PA's Armchair Critic Brendan Llewellyn on the changing world of industry inducements...
On the one hand, providers are naturally keen to make sure they are not in breach of the Financial Conduct Authority (FCA) inducements guidelines, while advisers polarise between those who say they are unaffected and others who think restrictions fly in the face of normal commercial practice in any sector.
The FCA is also polarised between saying there is nothing new in this guidance, and then saying there is. What it has said – which is quite useful and fair – is that all parties must take responsibility for such things. Providers should not seek to push the boat out as far as they might, and advisers should not take whatever's going.
There is the possibility of more guidance, but for a subject such as this, clarifying guidelines will be like writing a corporate dress code – impossible without attracting ridicule. Aviva appear to have decided that drawing the line on scale of hospitality is too difficult, so they have drawn the line at zero.
Best to consider basic principles. The idea is that advisers are remunerated by their clients so all parties need to keep that thought uppermost. Entertainment is a normal part of any business relationship. Everyone knows when they are on the receiving end of excessive entertainment. Similarly for conferences and events of any sort.
The important point is that just because an adviser supports a provider with business, no reciprocal rights arise. I suppose this is counter-intuitive; isn't business an exercise in judicious reciprocation? Well, it has been but this is all about professionalisation – so things have changed.
These guidelines are aimed at the advised sector where distribution and manufacture are separate.
This separation creates the perennial conundrum that the people with all the client contact and understanding are not in the same company as those who make the decisions on product, price and service.
So, to prevent client detriment and commercial disadvantage against the vertically integrated, direct sales players, it is essential that advisers and providers, distribution and manufacture work hand in glove.
To do this they need to meet, to work on projects and developments and hence the research/consultancy requirement which has caught the interest of the regulator.
Adviser groups have recognised that their client and market knowledge has value – value to the provider groups. That value has been monetised and so a situation has arisen where providers pay advisers for such knowledge.
The regulator has said such goings on must only be at cost. This may well be reasonable, but the question is, what is cost? If I, as an adviser, spend a day helping a provider create a new product, then my legitimate fee is the cost of my time at normal rate.
Reasonableness would also include a sense of scale – if an adviser is doing a research day a week, for example, then he has probably morphed into a different job.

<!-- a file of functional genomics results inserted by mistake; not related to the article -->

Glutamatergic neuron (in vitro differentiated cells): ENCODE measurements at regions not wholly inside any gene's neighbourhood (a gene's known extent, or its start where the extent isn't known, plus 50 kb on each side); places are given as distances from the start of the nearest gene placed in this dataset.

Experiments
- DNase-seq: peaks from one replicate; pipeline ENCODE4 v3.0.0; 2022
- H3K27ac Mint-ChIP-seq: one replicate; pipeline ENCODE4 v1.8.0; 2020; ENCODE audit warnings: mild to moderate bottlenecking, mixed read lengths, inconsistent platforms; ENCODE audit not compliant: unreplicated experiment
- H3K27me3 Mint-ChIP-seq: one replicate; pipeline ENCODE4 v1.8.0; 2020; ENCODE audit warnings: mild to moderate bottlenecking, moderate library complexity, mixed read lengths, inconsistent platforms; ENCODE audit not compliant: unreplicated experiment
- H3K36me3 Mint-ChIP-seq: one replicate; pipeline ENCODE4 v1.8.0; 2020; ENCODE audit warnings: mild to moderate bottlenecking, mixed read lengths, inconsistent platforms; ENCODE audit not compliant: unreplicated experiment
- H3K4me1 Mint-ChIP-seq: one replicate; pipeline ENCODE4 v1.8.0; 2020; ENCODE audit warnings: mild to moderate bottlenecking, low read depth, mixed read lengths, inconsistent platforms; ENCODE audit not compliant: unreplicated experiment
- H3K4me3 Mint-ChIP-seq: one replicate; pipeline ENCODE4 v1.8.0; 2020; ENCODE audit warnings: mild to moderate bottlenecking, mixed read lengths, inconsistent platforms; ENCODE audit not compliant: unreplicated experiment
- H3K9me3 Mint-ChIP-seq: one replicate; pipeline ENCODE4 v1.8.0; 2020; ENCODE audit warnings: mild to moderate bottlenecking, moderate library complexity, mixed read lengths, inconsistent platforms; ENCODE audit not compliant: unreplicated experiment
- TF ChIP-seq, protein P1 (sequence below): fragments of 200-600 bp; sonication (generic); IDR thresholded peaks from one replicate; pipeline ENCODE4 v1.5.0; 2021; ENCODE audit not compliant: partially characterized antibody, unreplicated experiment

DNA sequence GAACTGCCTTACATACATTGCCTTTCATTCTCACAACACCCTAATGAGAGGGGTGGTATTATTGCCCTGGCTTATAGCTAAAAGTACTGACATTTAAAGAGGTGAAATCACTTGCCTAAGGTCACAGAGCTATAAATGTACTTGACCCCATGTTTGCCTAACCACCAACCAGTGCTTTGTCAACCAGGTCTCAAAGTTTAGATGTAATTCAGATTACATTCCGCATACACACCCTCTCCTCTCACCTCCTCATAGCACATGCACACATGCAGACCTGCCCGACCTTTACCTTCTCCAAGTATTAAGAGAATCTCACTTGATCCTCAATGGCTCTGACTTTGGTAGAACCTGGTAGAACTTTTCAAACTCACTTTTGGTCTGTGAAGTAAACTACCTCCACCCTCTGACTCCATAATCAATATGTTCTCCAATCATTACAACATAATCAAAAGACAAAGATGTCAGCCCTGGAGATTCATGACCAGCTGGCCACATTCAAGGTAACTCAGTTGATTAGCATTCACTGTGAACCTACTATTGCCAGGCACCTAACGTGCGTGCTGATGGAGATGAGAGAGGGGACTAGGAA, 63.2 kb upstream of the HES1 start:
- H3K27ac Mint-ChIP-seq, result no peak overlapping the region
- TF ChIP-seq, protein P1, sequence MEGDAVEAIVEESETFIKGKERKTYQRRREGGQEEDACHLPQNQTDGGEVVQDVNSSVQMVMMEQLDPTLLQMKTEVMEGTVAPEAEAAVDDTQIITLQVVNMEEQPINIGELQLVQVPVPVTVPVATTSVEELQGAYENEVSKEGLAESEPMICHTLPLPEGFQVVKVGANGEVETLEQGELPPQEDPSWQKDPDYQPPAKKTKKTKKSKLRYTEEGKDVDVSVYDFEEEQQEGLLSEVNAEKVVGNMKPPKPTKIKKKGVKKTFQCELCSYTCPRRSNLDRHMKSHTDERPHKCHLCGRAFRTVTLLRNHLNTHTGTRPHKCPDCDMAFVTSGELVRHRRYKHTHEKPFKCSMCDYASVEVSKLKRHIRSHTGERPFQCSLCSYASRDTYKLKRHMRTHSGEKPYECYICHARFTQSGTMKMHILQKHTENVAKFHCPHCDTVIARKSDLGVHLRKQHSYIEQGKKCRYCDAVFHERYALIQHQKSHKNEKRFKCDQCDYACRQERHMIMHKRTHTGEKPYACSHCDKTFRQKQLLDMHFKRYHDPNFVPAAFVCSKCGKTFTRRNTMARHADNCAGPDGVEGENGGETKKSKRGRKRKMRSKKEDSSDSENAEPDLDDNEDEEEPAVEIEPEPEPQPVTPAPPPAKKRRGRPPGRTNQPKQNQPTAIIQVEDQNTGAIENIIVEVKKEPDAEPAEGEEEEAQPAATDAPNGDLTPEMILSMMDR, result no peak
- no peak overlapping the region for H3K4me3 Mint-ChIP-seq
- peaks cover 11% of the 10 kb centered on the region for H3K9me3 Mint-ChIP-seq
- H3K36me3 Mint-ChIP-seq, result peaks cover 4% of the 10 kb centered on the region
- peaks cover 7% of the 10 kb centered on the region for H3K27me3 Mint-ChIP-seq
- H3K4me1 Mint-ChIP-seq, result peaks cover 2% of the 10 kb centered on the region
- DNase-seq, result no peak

Co-operation is key
But the most important point here is that such co-operation is critical to the health of the sector. So if cost is defined as equivalent time cost for a given adviser, and such activities are not seen as an income supplement, then what's the problem?
Larger adviser groups, including networks, and some platforms, have some extra issues. Their size creates potential value in access to their individual advisers. This ought not to be too complicated.
An adviser group should have the right to create, say, a conference, a right to ask providers to exhibit at it, and the right to charge for attendance. The FCA is clear, though, that the adviser has no right to make a profit on this, or at least not to charge a rate in excess of commercial rates.
You might argue that the adviser group's commercial interest lies in its advisers gaining from the presentations or information from the "exhibiting" providers. In which case, shouldn't all the costs fall on the adviser group?
But without such events, the providers would have immense problems in communicating with advisers effectively and would need to consider a reverse of the long-term reduction in BDCs, for example.
So, commercial benefit for both sides suggests a cost share is fair. What isn't reasonable in this post-Retail Distribution Review world is for a large adviser group to operate with financial dependency on providers; and to reflect this, the FCA would not expect all costs to be carried by providers. Is* this is a real problem for adviser groups, then a review of their business model would seem a requirement.
The FCA has also said that support, in general, from providers should not be related to an adviser's choice of provider. Of course, you would expect some correlation between the incidence of "support" and the occurrence of business. I would always be suspicious of any support or inducements from someone with whom I have no business relationship.
The obvious point is that provider activity should not determine an adviser's pattern of provider choice nor reinforce a current pattern when appropriate considerations would suggest a change of provider.
Some have raised their eyebrows at Aviva's apparent zero-tolerance stance. Personally, I think the robust principle we apply to the buying of rounds, going in turns, is about right for most circumstances, whatever the commercial interests at play.
Several years pre-Financial Services Authority, I was learning the craft of a life inspector, in a pub north of Manchester. One inspector bought the beer, another the pies, another fed the fruit machine. The broker made all the strategic – nudge, gamble, collect – decisions and then pocketed the winnings. Low-grade laundering, you don't have to be lavish to be inappropriate.
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